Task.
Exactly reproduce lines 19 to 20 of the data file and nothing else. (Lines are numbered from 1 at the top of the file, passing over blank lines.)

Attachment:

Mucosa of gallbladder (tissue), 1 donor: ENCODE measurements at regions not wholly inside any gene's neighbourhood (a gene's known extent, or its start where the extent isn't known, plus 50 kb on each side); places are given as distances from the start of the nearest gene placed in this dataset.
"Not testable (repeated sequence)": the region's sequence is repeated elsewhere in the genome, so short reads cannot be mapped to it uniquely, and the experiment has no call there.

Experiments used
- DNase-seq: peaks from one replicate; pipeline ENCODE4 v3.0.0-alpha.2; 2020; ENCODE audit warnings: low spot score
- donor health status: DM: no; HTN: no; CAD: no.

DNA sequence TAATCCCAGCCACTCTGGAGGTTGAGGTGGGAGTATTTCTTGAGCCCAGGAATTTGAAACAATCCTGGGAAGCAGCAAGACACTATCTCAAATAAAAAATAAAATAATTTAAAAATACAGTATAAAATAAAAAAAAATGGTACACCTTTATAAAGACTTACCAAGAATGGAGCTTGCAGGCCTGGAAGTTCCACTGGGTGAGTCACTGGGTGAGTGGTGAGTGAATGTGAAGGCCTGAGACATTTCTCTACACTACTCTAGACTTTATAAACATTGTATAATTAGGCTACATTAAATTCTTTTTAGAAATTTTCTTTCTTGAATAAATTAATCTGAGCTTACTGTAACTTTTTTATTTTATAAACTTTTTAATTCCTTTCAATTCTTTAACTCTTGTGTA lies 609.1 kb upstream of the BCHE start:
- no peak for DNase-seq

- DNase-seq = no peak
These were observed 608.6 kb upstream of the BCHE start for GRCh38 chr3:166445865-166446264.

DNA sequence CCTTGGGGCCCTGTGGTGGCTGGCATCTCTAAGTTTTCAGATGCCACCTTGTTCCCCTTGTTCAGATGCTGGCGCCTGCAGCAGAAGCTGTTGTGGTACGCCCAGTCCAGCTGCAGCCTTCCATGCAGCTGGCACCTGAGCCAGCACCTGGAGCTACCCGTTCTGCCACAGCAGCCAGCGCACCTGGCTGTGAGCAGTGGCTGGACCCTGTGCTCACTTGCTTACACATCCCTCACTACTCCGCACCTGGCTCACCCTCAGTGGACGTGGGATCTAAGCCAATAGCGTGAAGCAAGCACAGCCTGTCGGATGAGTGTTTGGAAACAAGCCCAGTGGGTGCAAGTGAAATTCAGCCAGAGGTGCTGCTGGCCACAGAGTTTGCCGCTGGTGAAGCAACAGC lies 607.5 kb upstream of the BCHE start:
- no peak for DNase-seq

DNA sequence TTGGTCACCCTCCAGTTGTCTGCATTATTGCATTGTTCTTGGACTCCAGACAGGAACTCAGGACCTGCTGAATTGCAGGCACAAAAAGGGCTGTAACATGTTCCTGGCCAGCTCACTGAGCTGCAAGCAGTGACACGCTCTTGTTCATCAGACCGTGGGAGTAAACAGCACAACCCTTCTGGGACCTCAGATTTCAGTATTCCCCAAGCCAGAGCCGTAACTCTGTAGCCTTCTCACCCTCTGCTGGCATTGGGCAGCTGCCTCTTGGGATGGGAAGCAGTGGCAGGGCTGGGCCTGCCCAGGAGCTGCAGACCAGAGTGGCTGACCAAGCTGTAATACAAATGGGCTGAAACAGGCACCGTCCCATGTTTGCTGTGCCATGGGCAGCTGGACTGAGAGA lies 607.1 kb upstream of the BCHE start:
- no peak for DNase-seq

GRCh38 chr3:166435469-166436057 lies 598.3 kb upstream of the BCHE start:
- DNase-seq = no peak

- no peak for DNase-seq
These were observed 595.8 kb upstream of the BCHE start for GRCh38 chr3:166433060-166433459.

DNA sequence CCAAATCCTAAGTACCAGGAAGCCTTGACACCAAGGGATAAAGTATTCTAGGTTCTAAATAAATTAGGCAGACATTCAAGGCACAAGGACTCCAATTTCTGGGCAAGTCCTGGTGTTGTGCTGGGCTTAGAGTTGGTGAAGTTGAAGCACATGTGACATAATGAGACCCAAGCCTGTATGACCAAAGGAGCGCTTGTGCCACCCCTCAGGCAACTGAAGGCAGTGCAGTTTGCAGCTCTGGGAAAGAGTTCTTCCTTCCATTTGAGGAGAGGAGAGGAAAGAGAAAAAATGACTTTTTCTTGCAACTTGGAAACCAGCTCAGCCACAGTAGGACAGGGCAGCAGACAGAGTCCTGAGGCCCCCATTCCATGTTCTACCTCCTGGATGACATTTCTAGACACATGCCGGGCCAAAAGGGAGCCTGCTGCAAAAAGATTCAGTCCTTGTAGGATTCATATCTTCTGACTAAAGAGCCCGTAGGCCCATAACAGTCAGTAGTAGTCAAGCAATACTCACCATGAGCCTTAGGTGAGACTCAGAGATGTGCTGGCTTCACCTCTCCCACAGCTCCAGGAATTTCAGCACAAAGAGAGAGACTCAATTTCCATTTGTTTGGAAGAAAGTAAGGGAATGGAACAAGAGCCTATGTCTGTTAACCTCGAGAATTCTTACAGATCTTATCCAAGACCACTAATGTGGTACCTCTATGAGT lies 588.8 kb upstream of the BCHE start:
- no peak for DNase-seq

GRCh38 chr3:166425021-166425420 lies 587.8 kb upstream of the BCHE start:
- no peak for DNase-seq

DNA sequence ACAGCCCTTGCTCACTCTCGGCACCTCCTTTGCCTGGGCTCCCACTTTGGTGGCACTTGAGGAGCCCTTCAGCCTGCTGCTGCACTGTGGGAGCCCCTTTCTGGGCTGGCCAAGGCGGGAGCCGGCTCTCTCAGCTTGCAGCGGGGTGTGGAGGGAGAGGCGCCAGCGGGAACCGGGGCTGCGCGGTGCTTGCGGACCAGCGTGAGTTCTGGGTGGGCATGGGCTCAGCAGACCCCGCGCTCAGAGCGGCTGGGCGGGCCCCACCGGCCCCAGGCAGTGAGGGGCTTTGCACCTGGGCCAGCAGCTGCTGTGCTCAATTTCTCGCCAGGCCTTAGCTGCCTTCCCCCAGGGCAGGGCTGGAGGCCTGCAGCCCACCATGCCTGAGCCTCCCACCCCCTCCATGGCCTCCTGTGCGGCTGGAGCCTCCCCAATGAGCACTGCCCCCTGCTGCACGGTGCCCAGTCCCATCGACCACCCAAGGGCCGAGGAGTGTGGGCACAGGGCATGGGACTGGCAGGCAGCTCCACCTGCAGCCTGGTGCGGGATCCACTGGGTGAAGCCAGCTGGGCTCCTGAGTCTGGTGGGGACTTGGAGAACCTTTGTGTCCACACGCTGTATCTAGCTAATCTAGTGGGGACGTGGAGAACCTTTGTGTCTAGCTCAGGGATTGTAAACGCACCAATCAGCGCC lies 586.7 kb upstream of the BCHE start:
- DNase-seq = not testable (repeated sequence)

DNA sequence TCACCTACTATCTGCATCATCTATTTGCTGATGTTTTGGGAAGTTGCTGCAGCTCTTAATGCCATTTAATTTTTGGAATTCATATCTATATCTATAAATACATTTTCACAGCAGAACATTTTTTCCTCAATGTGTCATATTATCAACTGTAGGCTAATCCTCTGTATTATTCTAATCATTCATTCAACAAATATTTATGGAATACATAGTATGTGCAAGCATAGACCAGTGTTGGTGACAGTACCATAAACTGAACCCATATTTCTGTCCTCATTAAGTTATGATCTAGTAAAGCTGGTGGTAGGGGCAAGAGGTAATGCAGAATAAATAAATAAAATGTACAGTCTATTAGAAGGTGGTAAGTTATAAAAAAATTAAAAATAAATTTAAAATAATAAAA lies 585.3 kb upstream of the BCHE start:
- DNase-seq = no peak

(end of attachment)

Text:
- no peak for DNase-seq

GRCh38 chr3:166425021-166425420 lies 587.8 kb upstream of the BCHE start: